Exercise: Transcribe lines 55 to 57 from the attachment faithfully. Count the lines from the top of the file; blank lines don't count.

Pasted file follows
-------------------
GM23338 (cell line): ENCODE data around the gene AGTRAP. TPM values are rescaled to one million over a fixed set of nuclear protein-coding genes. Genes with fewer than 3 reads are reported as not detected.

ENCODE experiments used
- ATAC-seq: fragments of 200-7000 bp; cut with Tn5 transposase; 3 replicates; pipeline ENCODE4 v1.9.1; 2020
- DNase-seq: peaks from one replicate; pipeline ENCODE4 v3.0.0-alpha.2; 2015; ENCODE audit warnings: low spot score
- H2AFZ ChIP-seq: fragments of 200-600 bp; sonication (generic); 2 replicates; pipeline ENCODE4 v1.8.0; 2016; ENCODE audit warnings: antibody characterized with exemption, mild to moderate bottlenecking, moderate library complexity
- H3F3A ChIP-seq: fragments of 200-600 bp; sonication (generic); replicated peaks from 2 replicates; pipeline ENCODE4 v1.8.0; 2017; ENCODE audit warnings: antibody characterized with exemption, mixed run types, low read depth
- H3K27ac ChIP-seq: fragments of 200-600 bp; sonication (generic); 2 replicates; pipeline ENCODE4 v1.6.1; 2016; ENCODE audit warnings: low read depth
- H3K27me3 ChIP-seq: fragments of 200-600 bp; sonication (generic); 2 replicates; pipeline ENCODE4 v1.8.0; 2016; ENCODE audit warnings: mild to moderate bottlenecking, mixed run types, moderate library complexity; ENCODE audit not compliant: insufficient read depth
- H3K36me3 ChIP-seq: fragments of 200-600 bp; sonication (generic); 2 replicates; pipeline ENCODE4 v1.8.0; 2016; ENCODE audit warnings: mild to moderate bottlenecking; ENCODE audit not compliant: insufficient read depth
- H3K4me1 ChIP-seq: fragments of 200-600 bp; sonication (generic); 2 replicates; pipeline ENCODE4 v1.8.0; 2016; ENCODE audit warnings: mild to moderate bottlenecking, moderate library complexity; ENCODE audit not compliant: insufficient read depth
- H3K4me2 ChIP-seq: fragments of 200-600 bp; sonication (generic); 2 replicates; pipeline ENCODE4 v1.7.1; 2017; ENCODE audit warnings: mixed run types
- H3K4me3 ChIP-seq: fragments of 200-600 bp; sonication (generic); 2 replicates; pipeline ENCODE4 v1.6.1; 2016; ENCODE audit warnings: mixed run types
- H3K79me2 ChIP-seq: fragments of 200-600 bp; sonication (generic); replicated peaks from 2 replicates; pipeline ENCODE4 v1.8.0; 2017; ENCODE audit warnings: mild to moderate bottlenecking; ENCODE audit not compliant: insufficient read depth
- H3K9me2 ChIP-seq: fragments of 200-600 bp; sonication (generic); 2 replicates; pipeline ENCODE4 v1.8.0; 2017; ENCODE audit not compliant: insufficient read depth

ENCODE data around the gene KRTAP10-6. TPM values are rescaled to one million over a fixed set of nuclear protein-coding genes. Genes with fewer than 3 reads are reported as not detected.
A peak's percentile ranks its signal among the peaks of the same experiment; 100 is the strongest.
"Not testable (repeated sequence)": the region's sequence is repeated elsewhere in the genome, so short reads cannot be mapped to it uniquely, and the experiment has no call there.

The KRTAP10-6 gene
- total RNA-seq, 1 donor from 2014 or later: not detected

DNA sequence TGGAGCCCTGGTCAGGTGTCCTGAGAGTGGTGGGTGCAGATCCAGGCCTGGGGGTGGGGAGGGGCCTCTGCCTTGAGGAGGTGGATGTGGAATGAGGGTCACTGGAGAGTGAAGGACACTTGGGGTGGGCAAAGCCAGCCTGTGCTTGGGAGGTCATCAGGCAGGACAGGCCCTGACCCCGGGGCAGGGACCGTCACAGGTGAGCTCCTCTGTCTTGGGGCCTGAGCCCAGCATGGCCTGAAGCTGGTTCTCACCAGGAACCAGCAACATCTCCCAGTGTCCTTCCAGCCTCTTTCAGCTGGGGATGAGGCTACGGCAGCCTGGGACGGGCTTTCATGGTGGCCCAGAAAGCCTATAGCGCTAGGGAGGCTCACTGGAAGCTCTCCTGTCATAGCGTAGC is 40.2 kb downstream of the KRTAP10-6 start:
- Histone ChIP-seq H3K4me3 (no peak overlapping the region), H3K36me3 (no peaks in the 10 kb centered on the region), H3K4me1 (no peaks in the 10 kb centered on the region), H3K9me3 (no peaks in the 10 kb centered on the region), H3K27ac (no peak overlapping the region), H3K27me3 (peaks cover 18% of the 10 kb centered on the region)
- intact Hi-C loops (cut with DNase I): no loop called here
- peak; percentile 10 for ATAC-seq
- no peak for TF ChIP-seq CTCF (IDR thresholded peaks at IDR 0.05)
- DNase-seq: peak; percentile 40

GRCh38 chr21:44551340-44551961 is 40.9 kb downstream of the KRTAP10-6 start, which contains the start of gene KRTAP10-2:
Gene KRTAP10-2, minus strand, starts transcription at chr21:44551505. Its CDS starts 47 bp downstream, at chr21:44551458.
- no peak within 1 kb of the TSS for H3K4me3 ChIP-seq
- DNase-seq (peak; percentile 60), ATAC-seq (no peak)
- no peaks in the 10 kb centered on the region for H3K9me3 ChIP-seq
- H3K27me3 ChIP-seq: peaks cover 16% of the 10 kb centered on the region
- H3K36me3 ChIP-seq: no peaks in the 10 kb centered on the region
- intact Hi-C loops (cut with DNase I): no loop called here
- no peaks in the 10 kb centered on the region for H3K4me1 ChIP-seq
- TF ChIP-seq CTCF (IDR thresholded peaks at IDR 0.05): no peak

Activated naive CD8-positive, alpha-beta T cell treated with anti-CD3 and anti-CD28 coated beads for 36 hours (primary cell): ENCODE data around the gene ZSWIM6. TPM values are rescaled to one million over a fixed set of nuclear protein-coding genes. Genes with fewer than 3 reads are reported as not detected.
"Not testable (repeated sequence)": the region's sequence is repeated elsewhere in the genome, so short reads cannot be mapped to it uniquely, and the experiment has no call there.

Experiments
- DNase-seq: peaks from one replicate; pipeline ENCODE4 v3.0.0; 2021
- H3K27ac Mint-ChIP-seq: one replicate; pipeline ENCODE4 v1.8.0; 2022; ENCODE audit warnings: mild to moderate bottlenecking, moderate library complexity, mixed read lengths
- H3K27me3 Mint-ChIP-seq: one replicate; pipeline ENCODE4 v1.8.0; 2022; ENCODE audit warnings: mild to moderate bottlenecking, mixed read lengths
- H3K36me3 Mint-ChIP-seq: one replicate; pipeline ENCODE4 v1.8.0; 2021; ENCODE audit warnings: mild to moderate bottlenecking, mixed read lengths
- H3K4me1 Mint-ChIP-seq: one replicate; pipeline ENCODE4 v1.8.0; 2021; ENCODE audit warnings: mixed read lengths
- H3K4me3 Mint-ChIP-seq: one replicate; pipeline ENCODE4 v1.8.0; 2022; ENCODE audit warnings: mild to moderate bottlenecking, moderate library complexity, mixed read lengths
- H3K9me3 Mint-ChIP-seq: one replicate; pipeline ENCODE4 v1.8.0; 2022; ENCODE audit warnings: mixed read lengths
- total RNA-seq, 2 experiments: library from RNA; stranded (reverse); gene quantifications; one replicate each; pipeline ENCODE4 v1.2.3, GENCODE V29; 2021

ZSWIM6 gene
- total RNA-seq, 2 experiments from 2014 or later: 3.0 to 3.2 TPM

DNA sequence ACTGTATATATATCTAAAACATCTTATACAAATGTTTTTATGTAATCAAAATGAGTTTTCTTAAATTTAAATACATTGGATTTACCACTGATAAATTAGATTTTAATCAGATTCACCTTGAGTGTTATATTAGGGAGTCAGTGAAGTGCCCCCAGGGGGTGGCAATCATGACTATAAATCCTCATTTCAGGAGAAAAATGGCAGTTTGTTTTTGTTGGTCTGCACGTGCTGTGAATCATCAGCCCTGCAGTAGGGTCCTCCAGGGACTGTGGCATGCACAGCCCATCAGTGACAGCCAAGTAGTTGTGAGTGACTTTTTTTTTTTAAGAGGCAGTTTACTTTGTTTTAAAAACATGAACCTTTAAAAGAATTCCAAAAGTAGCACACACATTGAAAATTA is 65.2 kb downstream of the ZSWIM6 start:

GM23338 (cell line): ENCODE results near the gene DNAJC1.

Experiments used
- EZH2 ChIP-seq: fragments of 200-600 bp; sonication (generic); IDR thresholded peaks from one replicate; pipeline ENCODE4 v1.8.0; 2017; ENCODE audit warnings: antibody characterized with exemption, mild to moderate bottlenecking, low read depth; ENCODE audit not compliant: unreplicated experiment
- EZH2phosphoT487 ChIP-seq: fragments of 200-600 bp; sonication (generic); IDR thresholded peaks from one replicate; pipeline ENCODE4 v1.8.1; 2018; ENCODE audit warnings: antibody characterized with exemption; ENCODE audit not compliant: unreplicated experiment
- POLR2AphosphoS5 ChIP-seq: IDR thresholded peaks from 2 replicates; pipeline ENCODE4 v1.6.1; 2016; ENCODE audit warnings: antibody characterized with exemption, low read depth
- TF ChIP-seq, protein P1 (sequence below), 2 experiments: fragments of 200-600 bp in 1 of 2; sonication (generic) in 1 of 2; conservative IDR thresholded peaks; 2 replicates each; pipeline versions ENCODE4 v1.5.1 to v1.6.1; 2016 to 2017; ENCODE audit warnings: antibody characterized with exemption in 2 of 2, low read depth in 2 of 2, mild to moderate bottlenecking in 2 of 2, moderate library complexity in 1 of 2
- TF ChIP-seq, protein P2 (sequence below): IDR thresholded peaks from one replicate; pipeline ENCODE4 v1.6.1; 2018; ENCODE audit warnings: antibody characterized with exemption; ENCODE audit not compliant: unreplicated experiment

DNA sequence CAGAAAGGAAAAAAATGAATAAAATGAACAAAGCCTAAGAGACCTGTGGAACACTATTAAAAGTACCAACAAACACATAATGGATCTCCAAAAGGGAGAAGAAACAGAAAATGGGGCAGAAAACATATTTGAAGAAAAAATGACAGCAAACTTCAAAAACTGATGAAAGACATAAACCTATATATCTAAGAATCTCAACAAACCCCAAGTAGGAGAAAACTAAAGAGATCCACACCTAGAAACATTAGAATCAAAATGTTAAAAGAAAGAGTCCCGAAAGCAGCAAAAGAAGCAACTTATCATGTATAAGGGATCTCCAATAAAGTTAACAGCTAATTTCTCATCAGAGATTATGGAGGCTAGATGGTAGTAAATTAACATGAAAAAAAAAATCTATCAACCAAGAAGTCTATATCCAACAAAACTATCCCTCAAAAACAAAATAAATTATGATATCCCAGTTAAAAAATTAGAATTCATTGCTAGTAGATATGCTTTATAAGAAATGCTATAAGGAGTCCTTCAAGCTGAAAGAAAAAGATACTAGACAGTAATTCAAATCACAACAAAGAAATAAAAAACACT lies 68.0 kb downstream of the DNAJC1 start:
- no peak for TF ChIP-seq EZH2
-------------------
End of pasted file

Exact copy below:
- TF ChIP-seq, protein P1 (sequence below), 2 experiments: fragments of 200-600 bp in 1 of 2; sonication (generic) in 1 of 2; conservative IDR thresholded peaks; 2 replicates each; pipeline versions ENCODE4 v1.5.1 to v1.6.1; 2016 to 2017; ENCODE audit warnings: antibody characterized with exemption in 2 of 2, low read depth in 2 of 2, mild to moderate bottlenecking in 2 of 2, moderate library complexity in 1 of 2
- TF ChIP-seq, protein P2 (sequence below): IDR thresholded peaks from one replicate; pipeline ENCODE4 v1.6.1; 2018; ENCODE audit warnings: antibody characterized with exemption; ENCODE audit not compliant: unreplicated experiment

DNA sequence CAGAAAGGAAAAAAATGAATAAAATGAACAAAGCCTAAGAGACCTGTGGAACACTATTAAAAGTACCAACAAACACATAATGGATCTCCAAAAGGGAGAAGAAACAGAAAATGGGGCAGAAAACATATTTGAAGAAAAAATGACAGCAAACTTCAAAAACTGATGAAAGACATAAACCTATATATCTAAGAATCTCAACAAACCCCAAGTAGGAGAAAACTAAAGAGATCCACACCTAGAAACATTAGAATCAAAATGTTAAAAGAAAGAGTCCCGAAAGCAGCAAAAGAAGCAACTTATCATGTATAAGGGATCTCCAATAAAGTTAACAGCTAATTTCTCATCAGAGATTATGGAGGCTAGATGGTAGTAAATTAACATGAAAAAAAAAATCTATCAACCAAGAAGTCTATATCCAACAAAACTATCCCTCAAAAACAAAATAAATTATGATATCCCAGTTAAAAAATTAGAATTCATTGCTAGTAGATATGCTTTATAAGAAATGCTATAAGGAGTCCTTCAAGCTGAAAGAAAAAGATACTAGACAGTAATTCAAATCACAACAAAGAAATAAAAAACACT lies 68.0 kb downstream of the DNAJC1 start: